"I try to have a conversation with the client beforehand and I ask them, 'What do you want the audience to think when they see these pictures?' "
snapshotsInsights from Bill Gallery
First photography job
Out of film school, I worked for one director as a cameraman on an industrial film for General Electric. His next project was to direct a slide show for Polaroid, and he asked me to work as a still photographer on that job. So I shot that, but I didn’t even have a camera bag--just a couple of Nikkormats. After the shoot, everybody was really ecstatic because I shot it the way I would shoot a film: close-ups, long shots, reverses, wide-angles, establishing shots, etc. You see, still photographers back then didn’t normally shoot slide shows that way, so all of a sudden I became the busiest slide show photographer in the country.
Under contract for Polaroid
What happened was, Polaroid just latched on to me. They hired me primarily to document their worldwide operations and their products. They sent me all over the world to shoot people using Polaroid products. I was in operating rooms in Copenhagen, on water-skis on the Amazon, the Pasadena Space Laboratory, the royal family of Saudi Arabia, just all over the place. I had five years of incredible world experiences courtesy of Polaroid. It was wild. It was crazy. It was wonderful.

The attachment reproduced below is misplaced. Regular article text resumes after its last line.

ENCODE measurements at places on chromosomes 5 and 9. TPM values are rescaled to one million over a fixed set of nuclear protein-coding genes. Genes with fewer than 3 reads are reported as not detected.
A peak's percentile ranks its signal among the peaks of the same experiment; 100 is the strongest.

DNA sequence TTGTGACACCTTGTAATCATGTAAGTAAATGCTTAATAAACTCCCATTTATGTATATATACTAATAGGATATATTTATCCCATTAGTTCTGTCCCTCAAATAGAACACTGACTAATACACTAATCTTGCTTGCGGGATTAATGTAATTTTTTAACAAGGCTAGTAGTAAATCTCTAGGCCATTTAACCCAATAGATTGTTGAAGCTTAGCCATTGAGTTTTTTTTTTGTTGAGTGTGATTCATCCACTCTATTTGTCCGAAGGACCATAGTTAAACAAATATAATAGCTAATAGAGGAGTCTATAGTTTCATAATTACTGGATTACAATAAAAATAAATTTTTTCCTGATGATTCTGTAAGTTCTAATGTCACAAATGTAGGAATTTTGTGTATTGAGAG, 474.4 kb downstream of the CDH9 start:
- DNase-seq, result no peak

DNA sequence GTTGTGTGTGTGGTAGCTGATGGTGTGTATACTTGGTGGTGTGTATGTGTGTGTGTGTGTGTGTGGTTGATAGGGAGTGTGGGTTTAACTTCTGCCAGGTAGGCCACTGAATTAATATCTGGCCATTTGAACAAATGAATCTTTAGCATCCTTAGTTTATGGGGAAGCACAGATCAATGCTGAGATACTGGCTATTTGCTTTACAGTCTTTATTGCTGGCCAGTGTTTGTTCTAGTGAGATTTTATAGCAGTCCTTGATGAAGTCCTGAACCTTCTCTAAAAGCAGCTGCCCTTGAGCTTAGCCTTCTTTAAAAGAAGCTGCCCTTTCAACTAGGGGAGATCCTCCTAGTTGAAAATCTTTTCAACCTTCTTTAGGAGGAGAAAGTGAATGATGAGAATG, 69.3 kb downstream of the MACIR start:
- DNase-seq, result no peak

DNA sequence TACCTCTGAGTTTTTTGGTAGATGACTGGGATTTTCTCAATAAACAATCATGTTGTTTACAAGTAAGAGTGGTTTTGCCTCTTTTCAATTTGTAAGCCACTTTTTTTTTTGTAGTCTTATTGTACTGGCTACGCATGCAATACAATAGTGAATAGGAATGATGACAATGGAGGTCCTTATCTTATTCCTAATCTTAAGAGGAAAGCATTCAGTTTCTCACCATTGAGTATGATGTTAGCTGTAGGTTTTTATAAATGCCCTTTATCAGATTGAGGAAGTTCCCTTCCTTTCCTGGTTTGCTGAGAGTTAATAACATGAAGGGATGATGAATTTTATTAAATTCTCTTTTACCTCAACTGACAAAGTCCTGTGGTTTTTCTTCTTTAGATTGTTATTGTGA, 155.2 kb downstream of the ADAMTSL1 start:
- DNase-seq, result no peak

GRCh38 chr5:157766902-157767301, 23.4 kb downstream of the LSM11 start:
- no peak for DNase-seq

Bill Gallery Now You See Him, Now You Don't
Bill Gallery would be the first to tell you that his photographic style isn’t for everybody, but, then again, champagne isn’t for everybody either. Bill is a master, make that the master, of the documentary, photo-journalistic approach. It is a style that has compelled him ever since his undergraduate days at NYU film school when his editing teacher was an aspiring young film-maker named Marty Scorsese. Bill’s approach to a shoot is to be as unobtrusive as possible, the proverbial “fly-on-the wall,” and that means no lighting set-up—not even a flash--whatsoever. He likens himself to a skilled laborer who comes in to your office, does his job, and leaves quietly. Yet, whether the shoot is in a laboratory, factory, or a CEO’s inner sanctum, the result is some of the most remarkable, most natural photographs that have ever graced a frame or a corporate report. His first ten years in the business were spent traveling around the world shooting documentary photographs for Polaroid. Since then his clients have included Apple Computer, MasterCard, IBM, and, most recently, a global shoot for Lehman Brothers. In many ways, Bill Gallery is a fortunate man, as he is quick to note: “I am a photographer. It just turns out that I am one of the lucky ones. I am doing what I love, and I am making a living doing what I love.”